Children hungry after school meals, says commissioner

A tray with a school meal
The Children's Commissioner for Wales asked pupils for their views on school dinners [BBC]

School meal portion sizes should be looked at again with pupils saying they would like more food, according to Wales' children's commissioner.

Rocio Cifuentes said a "snapshot" survey of children's views on school dinners showed only a minority felt full after their lunch.

She said the guidance for schools needed to change.

The Welsh government said it would consider the most recent health recommendations for child nutrition, including portion sizes.

Current guidance suggests different portion sizes for primary and secondary school children.

However, the children's commissioner said her survey heard complaints from older primary pupils that they received the same amount of food as four and five-year-olds.

The survey was answered by 490 seven to 18-year-olds individually and a further 1250 took part in groups, with views fed back by staff.

Ms Cifuentes said the "overwhelming" message from children about not being full was a concern because "in this current cost of living crisis, so many children are relying on that school dinner as their main meal".

School pupils eating lunch
Pupils at St Peter's RC Primary School in Cardiff can have extra bread, fruit and vegetables if they are hungry, the headteacher says [BBC]

Feedback from children at St Peter's RC Primary School in Cardiff is that "portion sizes are usually sufficient", headteacher Gareth Rein said.

"They know that if they are still hungry there’s bread available, they can have fruit in addition to their dessert," he said.

"If they really still feel hungry beyond that, they can have extra vegetables."

A boy and girl in their school uniforms in front of a hall at dinner time
Kryspin and Melanie think school dinners are "great" but they prefer some meals over others [BBC]

Year 6 pupil Kryspin, 11, said his favourite thing about schools dinners was "the food is really good, you get a lot of time to eat".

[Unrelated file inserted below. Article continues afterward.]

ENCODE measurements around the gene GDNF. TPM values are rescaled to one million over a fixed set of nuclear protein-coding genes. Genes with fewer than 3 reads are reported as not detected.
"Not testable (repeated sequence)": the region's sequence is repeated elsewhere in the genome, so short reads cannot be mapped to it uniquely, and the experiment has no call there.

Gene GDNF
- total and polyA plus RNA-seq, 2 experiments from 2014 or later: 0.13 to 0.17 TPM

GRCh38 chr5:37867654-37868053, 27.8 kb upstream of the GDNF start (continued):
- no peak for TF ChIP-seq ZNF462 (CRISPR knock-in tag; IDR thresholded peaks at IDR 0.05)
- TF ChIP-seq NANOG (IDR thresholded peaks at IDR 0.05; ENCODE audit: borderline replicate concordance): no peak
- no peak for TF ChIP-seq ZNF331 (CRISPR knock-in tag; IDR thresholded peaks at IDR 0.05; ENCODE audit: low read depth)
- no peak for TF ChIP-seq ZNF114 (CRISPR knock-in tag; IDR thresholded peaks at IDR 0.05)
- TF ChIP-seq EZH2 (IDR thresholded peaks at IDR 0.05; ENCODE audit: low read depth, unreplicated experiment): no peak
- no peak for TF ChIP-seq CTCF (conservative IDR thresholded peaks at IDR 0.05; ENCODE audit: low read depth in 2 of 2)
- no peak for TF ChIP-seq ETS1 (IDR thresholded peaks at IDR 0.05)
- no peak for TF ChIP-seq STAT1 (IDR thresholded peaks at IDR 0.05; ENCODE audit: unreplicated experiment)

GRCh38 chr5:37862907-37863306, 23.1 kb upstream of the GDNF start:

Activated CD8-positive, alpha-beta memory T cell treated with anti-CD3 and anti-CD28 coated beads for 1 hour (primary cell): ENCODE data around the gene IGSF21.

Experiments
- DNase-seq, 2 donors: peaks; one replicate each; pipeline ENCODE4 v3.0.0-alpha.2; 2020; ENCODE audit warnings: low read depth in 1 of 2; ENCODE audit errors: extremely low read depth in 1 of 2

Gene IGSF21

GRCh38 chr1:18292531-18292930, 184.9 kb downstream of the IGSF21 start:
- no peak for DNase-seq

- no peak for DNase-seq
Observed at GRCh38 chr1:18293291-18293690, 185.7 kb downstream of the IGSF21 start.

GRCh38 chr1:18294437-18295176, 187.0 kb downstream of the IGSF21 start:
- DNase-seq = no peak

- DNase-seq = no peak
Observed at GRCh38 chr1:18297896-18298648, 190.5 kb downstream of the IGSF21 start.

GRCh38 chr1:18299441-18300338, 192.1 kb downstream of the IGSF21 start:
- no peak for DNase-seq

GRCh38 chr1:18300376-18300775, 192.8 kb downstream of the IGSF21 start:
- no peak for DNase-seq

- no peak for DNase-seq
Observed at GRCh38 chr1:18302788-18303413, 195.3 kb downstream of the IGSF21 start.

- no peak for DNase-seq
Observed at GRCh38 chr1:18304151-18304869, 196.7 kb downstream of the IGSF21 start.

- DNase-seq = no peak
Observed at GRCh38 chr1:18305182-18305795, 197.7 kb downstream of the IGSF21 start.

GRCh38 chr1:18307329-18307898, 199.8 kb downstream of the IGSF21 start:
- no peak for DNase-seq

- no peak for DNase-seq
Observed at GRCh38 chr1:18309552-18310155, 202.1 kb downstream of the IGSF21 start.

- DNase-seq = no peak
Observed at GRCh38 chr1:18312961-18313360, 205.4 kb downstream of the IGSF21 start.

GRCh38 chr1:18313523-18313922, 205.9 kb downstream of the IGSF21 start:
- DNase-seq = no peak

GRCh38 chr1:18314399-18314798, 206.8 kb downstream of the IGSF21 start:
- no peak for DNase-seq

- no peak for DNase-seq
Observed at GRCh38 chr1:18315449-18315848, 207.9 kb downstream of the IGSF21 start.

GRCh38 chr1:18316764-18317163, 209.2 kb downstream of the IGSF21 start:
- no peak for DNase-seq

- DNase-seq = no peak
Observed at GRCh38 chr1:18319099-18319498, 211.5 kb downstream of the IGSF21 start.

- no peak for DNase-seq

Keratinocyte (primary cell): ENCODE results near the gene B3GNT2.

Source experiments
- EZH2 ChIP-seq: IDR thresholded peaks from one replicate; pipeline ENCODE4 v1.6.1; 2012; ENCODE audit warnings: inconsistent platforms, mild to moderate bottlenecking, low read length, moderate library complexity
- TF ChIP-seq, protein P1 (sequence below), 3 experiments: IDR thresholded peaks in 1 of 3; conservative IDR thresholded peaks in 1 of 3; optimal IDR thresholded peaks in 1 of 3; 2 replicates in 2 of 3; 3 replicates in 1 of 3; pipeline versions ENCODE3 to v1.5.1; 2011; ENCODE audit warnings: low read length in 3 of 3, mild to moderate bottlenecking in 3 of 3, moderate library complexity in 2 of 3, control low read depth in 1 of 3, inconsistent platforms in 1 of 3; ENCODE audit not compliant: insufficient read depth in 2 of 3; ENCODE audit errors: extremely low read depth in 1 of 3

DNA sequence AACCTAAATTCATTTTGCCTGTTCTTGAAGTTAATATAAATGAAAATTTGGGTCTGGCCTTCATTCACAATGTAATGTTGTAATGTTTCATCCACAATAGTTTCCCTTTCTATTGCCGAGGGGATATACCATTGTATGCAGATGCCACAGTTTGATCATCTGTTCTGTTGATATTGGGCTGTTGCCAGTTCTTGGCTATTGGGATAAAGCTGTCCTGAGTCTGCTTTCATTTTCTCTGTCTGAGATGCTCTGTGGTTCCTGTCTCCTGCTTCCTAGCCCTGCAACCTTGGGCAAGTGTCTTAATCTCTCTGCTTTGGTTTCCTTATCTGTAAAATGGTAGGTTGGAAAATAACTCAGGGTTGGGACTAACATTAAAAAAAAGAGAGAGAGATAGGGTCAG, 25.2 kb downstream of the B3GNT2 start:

"The thing I don’t like is that we’ve got to wait last to get our food in year six," he said.

He said some friends "eat a quarter of it and then they put it straight in the bin, or they sometimes give it to me or someone else".

Melanie, 11, said she thought school dinners were "great" but added that she did not like some things.

"It depends on the food they give us. My favourite days are Thursdays - we get cooked dinner and cooked dinner’s nice," she said.

"Sometimes if I’m hungry I ask my friends for their broccoli, because they don’t like it.”

As part of its cooperation agreement with Plaid Cymru, the Welsh government has been introducing free school meals for all primary pupils.

The children's commissioner said that was "fantastic" but that it had to "meet children’s needs in order to fulfil its full potential".

"If children or families are deciding not to take up the free school meal offer because they don't feel that the school meal is sufficient in portion size or in quality then that could undermine the roll out," she said.

The concerns mirror issues previously raised by Monmouthshire council officers, who said portions could be too small for older pupils and too big for the youngest, contributing to food waste.

A mum is smiling looking at the camera
Rachael's son is generally "happy" with his school dinners [BBC]

Rachael Webley and her 10-year old son from Barry in the Vale of Glamorgan, said they had “no real complaints” about school meals.

"Sometimes, he comes home and says ‘there wasn’t loads today’ but other times he’ll come and go he had second portions, they had extras," she said.

"It’s a mixed bag, some days are better than others I would say."

Joanne Rowe’s six-year-old prefers a packed lunch but said she thought the options were “pretty good” and “because they’re free, we’re quite lucky”.

A table laid out for school dinners
A review of the guidance on school dinners will begin shortly, the Welsh government says [BBC]

Tom Giffard MS, the Welsh Conservatives' education spokesman, said: “It is right that children who need a free school meal receive one, but children cannot be left to go hungry."

He added that it was "unsurprising that the food portions are apparently small and of lower quality" as councils struggled with budget cuts.

“The spiralling cost of free school meals, which is now more than 10 times higher than just a couple of years ago, should be reprioritised,” he said.

The Welsh government said it would soon be reviewing guidance on school meals.

“Our regulations and guidance set out information on suggested portion sizes which differentiate between primary and secondary settings," a spokesperson said.

“As part of the consultation process we will be seeking the views of children and young people, parents and stakeholders about any changes we plan to make to school food and consider the most recent health recommendations for child nutrition, including portion sizes.”